While they were in Chester we embarked on an overnight camping trip to Willow Lake. Willow Lake is a little known body of water tucked away on forestry land about ten miles from town. To reach it one has to navigate a network of logging roads that gradually deteriorated until what remained was a two-lane track, strewn with good-sized rocks. The only way to proceed was either on foot, by horseback, dirt bike or a four wheel drive vehicle with ample clearance.
Jimmy, Jeff and Chuck along with my sisters, Susan, Sheri and Sally rode in the back of our Ford pickup with my Uncle Jay driving (who along with his wife Gloria also lived in Chester) and my Mother (Jay's sister) guiding. Holly and I rode horseback (using my horse Deuce and borrowing our friend's horse Roanie). Holly and I started out first as it would take us longer to reach the lake. After about a two hour ride, we arrived to find camp set up and the rest of the kids exploring the lake. By camp, I mean ground cloths had been laid out with our sleeping bags placed on top. There was no need for tents because it rarely rained in the Sierra's in the summer and the high altitude helped keep mosquitos at bay.
Uncle Jay and my Mom set up their camp cots in the remains of an old cabin about twenty feet from where we had laid our bedrolls. From their vantage point they had an excellent view of us and the lake beyond.
After unsaddling the horses, we tied them to trees with full hay nets (brought in the truck with the other provisions) and buckets of water. We then hiked down to the lake to join the other kids.
Willow Lake, in addition to being a pristine, secluded body of water, had a quaking bog.
Interesting Stuff About Quaking Bogs:
A quaking bog is a form of bog occurring in wetter parts of valley bogs and raised bogs, and sometimes around the edges of acidic lakes. The bog vegetation, mostly sphagnum moss anchored by sedges, forms a floating mat approximately a foot and a half thick, on the surface of the water or on top of very wet peat. White spruces are also common in this bog regime. Walking on the surface causes it to move – larger movements may cause visible ripples on the surface, or they may even make trees sway. In the absence of disturbance from waves, the bog mat may eventually cover entire bays, or even entire small lakes. Bogs at the edges of lakes may become detached and form floating islands. Source: Wikipedia
We spent the remainder of the afternoon walking and bouncing on the squishy surface of the bog, occasionally leaping into the cool snow melt derived lake. By the end of the day we were happy, tired, and hungry. Uncle Jay and Mom cooked us a delicious supper which we eat around a campfire. Darkness began to fall and Holly and I checked on the horses. We found them contently dozing at the end of their tethers. We refilled their hay nets, should they want a late night snack, and checked their water buckets before heading back to the campfire. Soon, one by one, we crawled into our sleeping bags.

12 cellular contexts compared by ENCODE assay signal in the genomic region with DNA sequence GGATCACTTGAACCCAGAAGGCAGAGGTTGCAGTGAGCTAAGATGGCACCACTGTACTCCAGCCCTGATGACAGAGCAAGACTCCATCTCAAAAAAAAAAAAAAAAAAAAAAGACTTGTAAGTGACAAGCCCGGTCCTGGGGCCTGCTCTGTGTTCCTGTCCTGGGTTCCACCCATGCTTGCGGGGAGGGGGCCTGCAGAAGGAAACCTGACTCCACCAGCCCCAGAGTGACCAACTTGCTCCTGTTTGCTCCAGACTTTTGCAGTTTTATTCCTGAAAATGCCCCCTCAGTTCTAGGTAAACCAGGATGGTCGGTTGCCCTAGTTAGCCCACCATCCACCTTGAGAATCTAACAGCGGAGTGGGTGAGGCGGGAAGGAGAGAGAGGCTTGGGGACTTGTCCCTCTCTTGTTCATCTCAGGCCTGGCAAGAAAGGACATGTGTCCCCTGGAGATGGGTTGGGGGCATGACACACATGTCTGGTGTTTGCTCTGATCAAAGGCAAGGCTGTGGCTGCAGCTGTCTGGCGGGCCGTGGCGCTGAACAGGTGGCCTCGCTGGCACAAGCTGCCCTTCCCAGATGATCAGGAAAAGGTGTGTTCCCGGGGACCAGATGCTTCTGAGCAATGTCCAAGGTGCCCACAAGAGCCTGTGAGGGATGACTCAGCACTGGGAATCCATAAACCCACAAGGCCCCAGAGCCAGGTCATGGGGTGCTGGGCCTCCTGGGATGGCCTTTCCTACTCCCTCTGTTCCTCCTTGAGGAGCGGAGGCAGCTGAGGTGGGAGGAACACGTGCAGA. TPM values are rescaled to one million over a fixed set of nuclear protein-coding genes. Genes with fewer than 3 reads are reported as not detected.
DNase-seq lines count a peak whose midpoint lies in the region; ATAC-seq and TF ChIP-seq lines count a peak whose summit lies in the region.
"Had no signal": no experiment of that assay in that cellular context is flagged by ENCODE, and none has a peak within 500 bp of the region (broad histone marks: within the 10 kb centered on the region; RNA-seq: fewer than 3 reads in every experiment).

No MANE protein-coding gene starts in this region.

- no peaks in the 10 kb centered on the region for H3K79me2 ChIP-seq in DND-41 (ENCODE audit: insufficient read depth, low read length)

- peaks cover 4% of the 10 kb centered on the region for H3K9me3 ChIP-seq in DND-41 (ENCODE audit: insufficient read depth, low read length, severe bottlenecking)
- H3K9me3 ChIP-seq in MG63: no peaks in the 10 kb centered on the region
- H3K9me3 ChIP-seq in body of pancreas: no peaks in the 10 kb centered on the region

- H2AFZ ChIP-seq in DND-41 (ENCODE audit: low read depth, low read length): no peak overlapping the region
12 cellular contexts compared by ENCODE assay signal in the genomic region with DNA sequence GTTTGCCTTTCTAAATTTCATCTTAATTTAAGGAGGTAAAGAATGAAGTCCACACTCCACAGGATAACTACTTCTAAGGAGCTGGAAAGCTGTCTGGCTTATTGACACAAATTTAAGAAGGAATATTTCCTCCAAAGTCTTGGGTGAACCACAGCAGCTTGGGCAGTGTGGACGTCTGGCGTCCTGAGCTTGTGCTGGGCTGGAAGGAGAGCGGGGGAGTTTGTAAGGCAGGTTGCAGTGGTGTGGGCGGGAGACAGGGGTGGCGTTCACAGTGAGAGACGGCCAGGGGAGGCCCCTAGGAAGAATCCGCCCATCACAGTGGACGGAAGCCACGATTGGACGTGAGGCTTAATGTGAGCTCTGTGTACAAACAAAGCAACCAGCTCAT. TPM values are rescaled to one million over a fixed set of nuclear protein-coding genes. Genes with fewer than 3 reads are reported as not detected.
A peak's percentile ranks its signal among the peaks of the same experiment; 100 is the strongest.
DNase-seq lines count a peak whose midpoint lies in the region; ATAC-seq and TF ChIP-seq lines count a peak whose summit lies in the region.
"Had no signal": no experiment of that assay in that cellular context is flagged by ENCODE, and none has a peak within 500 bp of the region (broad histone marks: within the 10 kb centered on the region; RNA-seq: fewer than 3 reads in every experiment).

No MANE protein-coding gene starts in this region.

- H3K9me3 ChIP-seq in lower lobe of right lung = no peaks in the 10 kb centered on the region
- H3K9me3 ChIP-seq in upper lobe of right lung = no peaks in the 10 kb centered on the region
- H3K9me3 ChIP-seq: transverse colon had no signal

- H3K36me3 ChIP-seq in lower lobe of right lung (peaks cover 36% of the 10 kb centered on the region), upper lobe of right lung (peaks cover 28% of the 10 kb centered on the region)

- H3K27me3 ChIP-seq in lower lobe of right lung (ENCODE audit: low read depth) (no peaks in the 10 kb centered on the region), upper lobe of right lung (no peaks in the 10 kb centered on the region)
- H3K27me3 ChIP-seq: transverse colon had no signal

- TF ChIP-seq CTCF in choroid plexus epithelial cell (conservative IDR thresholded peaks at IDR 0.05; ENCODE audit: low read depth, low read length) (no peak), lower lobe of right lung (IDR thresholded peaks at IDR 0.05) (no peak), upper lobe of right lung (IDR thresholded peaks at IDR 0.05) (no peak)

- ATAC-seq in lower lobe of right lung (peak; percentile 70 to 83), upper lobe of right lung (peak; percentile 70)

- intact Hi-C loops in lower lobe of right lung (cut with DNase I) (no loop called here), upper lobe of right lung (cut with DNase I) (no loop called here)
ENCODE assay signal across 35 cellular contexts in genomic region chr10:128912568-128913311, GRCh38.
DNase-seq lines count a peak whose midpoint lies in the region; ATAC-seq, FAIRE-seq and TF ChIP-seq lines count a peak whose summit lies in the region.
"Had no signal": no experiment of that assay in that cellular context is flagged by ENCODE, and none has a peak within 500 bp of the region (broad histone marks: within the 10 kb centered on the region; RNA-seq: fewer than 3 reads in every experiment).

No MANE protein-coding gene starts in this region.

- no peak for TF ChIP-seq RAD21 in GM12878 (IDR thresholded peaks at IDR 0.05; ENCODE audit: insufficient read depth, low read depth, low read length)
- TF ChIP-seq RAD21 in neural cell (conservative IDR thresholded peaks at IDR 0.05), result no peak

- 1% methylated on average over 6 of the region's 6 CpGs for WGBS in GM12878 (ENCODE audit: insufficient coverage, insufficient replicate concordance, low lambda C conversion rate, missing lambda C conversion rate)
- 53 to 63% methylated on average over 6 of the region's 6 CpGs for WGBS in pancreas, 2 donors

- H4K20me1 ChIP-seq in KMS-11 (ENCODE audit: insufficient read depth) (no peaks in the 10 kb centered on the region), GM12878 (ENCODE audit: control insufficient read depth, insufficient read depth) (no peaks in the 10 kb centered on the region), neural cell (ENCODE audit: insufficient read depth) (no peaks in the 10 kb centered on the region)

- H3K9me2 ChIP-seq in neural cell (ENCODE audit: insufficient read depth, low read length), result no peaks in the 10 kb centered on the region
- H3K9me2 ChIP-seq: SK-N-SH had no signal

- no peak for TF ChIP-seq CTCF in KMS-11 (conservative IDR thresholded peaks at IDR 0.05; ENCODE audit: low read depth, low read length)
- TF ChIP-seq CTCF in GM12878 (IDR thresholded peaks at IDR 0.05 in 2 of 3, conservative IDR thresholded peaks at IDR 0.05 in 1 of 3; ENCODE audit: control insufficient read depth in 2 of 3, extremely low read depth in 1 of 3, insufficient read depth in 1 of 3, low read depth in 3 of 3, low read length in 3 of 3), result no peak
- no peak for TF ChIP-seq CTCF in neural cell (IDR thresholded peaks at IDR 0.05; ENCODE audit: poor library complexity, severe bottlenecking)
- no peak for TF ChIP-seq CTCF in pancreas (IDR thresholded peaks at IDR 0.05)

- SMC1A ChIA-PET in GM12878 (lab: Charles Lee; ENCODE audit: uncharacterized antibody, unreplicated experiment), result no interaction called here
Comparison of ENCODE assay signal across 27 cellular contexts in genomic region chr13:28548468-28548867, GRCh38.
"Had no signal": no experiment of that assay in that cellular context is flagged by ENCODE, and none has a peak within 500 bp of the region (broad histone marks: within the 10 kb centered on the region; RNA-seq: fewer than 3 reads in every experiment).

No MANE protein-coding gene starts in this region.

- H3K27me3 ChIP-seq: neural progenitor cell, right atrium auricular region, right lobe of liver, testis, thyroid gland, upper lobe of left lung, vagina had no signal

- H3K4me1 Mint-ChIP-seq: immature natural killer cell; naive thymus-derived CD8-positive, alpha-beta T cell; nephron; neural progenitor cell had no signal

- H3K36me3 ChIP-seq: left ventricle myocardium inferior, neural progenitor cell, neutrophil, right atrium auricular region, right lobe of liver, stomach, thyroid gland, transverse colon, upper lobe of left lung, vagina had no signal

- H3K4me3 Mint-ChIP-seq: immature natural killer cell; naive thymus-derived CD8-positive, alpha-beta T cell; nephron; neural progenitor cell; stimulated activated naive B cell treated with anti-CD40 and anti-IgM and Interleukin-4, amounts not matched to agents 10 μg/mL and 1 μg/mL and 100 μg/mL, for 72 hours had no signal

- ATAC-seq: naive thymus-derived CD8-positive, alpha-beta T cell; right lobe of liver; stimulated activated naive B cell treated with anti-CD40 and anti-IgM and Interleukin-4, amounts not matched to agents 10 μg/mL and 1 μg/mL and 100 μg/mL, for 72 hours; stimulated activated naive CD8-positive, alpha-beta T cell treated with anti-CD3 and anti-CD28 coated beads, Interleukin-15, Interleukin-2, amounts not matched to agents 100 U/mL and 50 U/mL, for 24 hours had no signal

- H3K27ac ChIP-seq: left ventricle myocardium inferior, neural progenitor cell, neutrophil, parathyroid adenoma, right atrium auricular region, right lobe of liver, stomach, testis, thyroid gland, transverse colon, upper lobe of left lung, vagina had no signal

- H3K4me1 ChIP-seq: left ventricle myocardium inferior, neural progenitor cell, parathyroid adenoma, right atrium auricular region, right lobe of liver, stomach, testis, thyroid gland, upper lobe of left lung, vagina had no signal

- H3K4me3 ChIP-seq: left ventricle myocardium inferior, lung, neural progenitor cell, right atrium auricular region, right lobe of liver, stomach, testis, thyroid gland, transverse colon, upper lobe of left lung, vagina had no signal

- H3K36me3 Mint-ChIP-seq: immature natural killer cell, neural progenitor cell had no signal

It was a beautiful, clear evening. The inky, black sky was pin-pricked with a million stars. We joked and laughed softly for a while but soon became silent as we fell towards sleep. The air began to fill with nocturnal sounds: crickets chirping, frogs with a few scattered croaks then more as they began their nightly conversation. The horses snorted quietly and chewed their hay. Then, nearby, came a quick rustle in the brambles. The frogs ceased their discussion. "Did you hear that?" Jeff asked. "I didn't hear anything," my sister Susan replied. We all lay there listening. Nothing. The frogs began their tentative dialogue. We settled once more.
Another, more pronounced, crackle in the bushes broke the silence. "I heard it!" I said. "Me too!" said Chuck. "Maybe it's a bear or coyote," offered Susan. "I don't think so," said Holly. "The horses would be throwing a fit."
|In a close packed group, we inched toward the source of the sounds, our flashlights trained on the bush.|
While we were at the lake earlier in the day, he had rigged up a coffee can with a few rocks in it and hung it in the bush. Then, he ran some fishing line from the bush back to his camp spot and waited for night to fall and the fun to begin. He had played us like an expert fisherman, luring us to his trap with the perfectly timed rustlings. We all had a good laugh, giving Jay his due for having so cleverly fooled us, then we headed back to our sleeping bags.
We were awoken the next morning by an emphatic lowing. Where was it coming from? Had Uncle Jay pulled another fast one? We lifted our heads and looked around. We were surrounded by a hairy forest of legs. Evidently, we had placed our sleeping bags smack in the middle of a range cattle route. About a dozen cows stood around gazing at us inquisitively. After some more indignant mooing, they wandered on their way. This time it wasn't Uncle Jay's joke but he enjoyed our predicament all the same. He got another good laugh with no fishing line or coffee can required.
14x11 inches, oil on linen canvas, 2018
Prairie Sunset - auction ends on Sunday, August 12th at 9:00am PST.A dramatic sunset on beautiful Ebey’s Prairie on Whidbey island in Washington state.